The authorities also have masked some of the less attractive building facades along the circuit by covering them with giant silkscreens presenting much improved versions of the reality.
The preparations, plus the closure of streets near the circuit for a full week bracketing the events, have soured the experience for some in Baku even before the starting signal. When an Azerbaijani driver tested the track in an F1 car on May 29, there were complaints that the noise was deafening.
"There was a roar like an earthquake," says Vusala Mammadova, who lives in a building along the route. "And that was only one car! Imagine how noisy it will be when several race cars pass by. It affects everything here very much."
But rights groups say public opinion often counts for little in Azerbaijan, where President Ilham Aliyev's government has a long history of harshly silencing critics even as it hosts events like Formula One that offer a modern image to the world.
"The Formula One European Grand Prix is the latest in a long line of international events that Azerbaijan has hosted, other big ones being the Eurovision Song Contest in 2012 and last year's inaugural European Games," says Rebecca Vincent, a former U.S. diplomat who is coordinator of Sport for Rights, an international campaign drawing attention to human rights violations in Azerbaijan. "These events are part of their propaganda efforts to present this polished image of Azerbaijan that glosses over many more sinister truths that lay behind."
Her group has led a campaign calling for the chief executive of the Formula One Group, British billionaire Bernie Ecclestone, to use the platform of the race to publicly criticize the Aliyev regime over its poor rights record. So far, that has not happened; Ecclestone's staff has met with campaign representatives but offered no commitments.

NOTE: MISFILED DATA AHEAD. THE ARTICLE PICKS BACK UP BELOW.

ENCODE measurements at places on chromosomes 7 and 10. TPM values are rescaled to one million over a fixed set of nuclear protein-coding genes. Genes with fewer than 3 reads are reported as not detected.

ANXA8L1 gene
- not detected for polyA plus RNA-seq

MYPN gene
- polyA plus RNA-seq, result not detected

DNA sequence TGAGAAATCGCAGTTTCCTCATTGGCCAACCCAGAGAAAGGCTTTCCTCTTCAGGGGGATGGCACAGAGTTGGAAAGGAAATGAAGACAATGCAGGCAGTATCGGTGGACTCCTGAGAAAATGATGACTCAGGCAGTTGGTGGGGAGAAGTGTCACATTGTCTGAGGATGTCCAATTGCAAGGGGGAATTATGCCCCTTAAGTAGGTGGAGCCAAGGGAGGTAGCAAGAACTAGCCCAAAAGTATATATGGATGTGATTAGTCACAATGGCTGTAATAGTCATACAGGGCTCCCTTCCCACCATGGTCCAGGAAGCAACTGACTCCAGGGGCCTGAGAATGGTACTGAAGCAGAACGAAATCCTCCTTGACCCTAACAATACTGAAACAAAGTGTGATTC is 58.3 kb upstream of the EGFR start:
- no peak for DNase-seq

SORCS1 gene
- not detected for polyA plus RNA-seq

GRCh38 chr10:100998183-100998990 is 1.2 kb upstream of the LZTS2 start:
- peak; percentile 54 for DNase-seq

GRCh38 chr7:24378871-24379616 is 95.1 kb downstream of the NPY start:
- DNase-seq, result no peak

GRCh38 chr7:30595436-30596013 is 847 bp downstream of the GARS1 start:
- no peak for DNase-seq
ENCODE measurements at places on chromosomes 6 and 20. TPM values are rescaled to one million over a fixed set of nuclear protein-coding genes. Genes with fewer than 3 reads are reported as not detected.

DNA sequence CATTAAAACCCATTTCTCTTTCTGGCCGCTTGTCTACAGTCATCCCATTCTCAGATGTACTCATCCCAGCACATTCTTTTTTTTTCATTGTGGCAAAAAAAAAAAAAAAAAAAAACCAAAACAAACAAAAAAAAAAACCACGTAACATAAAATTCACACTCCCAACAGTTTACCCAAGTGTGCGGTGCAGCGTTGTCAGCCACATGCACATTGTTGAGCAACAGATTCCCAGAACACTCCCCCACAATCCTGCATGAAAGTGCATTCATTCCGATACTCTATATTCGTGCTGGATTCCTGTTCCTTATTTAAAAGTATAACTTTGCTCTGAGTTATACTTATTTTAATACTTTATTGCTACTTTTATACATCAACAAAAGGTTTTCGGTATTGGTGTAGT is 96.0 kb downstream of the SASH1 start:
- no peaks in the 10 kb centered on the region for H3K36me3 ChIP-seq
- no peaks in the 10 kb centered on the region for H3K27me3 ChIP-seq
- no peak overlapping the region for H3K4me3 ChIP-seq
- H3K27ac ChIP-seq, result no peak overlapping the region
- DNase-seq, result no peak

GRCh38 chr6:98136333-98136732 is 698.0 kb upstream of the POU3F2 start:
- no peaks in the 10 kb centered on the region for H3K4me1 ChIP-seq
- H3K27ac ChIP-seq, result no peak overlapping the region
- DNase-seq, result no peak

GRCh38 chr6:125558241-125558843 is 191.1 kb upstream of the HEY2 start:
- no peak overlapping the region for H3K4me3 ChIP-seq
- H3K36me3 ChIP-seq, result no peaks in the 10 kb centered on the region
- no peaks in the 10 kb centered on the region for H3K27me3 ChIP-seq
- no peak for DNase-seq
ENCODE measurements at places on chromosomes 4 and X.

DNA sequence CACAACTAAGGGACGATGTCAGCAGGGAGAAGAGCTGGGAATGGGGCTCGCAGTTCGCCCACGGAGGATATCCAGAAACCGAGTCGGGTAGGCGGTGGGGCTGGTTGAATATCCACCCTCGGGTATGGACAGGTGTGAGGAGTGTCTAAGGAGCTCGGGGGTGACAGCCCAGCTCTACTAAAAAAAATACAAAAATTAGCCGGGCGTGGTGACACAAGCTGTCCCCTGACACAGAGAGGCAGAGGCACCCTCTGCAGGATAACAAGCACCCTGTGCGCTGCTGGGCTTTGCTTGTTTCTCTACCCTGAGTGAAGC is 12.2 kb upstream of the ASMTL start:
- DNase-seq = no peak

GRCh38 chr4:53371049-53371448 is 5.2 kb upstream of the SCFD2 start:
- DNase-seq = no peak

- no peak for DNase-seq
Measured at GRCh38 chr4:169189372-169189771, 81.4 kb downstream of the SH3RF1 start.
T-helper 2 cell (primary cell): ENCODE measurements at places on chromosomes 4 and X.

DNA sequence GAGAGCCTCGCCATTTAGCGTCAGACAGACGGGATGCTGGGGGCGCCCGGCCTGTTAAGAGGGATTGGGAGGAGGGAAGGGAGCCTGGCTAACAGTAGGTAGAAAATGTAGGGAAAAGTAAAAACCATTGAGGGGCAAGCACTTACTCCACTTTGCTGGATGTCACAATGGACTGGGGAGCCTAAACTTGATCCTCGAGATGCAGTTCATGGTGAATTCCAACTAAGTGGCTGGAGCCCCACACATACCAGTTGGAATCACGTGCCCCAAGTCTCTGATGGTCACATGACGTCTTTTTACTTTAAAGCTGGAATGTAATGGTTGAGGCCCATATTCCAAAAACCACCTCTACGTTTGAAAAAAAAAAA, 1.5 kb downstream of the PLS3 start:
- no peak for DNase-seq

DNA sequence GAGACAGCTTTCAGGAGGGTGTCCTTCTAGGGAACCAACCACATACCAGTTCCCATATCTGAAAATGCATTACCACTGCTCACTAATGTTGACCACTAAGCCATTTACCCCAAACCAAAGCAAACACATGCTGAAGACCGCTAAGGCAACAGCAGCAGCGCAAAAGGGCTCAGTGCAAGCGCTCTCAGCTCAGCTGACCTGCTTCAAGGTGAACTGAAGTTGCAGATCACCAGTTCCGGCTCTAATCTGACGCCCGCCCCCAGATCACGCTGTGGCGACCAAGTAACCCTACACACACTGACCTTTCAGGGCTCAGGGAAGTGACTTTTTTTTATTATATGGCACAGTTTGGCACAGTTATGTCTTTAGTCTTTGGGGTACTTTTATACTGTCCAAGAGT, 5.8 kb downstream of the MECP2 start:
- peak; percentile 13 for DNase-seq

Officials have pushed aside their usual concerns for preserving the historic feel of Baku's old quarter and resurfaced some of its cobblestone streets with a thick coat of high-speed asphalt.
Sport for Rights has also called on singers Julio Iglesias, Chris Brown, and Pharrell Williams, who are scheduled to perform during the race, to cancel their appearances. Requests by RFE/RL for comment from the entertainers' spokespeople have not been answered.
Amnesty International has also called on the Formula One organization to press Baku to improve its human rights record. The group said in a statement this week that "behind the glitz the [Azerbaijani] authorities are locking up their critics, have shut down NGOs, and arrested or harassed their leaders."
RFE/RL journalist Khadija Ismayilova was released in May when a court shortened and suspended her sentence after an international campaign protesting her imprisonment -- which she and supporters contend was retaliation for award-winning reporting linking President Aliyev's family to corruption.
Several other journalists and opposition figures have been released in recent months, but many remain in prison.
Freedom House said in May that there were still more than 80 political prisoners in Azerbaijan. In its annual report for 2016, the rights group rated freedom in the former Soviet republic as declining "due to an intensified crackdown on dissent."